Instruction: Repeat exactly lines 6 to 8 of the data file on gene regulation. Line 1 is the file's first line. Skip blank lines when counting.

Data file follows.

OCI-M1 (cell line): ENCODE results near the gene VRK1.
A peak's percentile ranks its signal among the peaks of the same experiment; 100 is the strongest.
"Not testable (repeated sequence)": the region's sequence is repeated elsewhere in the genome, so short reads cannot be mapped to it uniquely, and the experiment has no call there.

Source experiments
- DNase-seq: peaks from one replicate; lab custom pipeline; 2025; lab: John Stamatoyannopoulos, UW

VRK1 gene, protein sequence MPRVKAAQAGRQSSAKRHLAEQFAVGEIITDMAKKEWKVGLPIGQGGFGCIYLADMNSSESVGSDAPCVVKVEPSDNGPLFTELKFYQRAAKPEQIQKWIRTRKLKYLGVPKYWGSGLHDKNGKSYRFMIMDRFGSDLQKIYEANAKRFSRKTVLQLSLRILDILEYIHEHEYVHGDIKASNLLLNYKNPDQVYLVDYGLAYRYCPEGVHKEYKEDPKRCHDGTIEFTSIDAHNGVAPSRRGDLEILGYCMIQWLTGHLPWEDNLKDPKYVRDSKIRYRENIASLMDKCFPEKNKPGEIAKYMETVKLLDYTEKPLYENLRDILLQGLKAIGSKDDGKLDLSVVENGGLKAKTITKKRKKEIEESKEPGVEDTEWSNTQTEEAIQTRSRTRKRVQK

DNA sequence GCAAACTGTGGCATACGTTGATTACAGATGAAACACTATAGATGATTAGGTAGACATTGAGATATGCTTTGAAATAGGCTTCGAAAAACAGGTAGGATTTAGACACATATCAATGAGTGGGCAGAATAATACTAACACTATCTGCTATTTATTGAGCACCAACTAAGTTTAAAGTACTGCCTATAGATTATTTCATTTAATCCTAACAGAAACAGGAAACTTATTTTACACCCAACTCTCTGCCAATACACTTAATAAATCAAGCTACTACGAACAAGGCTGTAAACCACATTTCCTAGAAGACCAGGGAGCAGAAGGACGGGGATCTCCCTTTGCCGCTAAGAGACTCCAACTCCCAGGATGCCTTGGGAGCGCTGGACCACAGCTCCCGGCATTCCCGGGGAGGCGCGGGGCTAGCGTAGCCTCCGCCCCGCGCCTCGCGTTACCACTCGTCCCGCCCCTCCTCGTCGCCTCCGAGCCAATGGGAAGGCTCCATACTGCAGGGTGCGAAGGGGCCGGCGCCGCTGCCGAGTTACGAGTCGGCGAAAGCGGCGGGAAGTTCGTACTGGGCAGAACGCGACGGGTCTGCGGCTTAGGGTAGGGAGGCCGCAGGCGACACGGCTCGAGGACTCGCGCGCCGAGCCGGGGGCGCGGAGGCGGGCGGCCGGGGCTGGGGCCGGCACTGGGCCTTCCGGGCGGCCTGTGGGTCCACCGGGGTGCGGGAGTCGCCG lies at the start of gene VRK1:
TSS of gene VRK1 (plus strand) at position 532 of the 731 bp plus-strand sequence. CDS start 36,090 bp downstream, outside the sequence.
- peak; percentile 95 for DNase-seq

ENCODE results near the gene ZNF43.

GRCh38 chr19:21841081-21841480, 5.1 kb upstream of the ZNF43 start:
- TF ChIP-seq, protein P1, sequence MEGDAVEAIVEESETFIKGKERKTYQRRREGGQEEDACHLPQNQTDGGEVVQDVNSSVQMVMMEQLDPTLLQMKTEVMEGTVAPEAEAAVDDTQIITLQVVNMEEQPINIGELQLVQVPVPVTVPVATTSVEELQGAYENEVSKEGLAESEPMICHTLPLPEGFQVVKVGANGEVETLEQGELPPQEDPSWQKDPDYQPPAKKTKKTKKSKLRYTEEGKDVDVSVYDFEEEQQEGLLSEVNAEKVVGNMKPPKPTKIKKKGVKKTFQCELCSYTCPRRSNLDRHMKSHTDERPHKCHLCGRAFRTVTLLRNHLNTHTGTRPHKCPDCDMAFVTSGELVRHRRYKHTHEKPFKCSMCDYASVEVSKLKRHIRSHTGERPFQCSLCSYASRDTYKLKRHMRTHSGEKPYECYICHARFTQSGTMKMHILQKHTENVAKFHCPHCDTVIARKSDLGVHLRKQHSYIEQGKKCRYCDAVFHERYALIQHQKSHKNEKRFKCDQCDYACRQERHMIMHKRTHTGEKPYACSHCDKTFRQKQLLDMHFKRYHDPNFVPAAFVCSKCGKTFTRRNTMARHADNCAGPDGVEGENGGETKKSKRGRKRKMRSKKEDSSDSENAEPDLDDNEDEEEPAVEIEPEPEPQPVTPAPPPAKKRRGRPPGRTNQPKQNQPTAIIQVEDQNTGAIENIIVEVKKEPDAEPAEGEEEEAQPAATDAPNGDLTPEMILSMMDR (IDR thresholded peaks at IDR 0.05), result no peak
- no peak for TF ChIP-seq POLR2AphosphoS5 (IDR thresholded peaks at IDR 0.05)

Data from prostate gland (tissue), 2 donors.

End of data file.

VRK1 gene, protein sequence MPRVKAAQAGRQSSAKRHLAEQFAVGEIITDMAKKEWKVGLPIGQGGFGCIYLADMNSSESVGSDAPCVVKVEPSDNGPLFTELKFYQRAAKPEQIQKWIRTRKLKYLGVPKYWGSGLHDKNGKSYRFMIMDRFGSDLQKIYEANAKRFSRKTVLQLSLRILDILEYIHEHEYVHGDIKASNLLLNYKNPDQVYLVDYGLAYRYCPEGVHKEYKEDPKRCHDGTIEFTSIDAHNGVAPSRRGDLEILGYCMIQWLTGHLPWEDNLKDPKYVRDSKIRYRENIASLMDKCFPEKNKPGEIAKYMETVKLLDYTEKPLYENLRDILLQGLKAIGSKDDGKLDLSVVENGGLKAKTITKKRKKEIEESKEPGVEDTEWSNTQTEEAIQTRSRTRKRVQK

DNA sequence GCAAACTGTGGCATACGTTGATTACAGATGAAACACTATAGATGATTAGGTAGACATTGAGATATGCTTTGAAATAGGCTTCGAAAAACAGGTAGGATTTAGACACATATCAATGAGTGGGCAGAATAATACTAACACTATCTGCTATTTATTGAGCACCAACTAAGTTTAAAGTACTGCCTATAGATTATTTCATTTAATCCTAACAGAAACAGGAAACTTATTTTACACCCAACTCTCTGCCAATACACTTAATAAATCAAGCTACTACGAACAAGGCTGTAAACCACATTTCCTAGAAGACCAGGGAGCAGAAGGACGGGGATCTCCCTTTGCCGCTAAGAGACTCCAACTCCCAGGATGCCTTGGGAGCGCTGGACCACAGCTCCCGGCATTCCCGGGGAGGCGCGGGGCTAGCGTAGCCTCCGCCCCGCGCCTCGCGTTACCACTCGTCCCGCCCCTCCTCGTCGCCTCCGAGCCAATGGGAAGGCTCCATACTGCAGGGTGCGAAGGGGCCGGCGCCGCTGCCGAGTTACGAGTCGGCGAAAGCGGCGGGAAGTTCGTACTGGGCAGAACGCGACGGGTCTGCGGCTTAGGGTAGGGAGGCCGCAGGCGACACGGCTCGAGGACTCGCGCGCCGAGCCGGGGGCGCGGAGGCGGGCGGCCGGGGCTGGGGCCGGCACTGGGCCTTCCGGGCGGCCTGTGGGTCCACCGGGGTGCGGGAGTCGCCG lies at the start of gene VRK1:
TSS of gene VRK1 (plus strand) at position 532 of the 731 bp plus-strand sequence. CDS start 36,090 bp downstream, outside the sequence.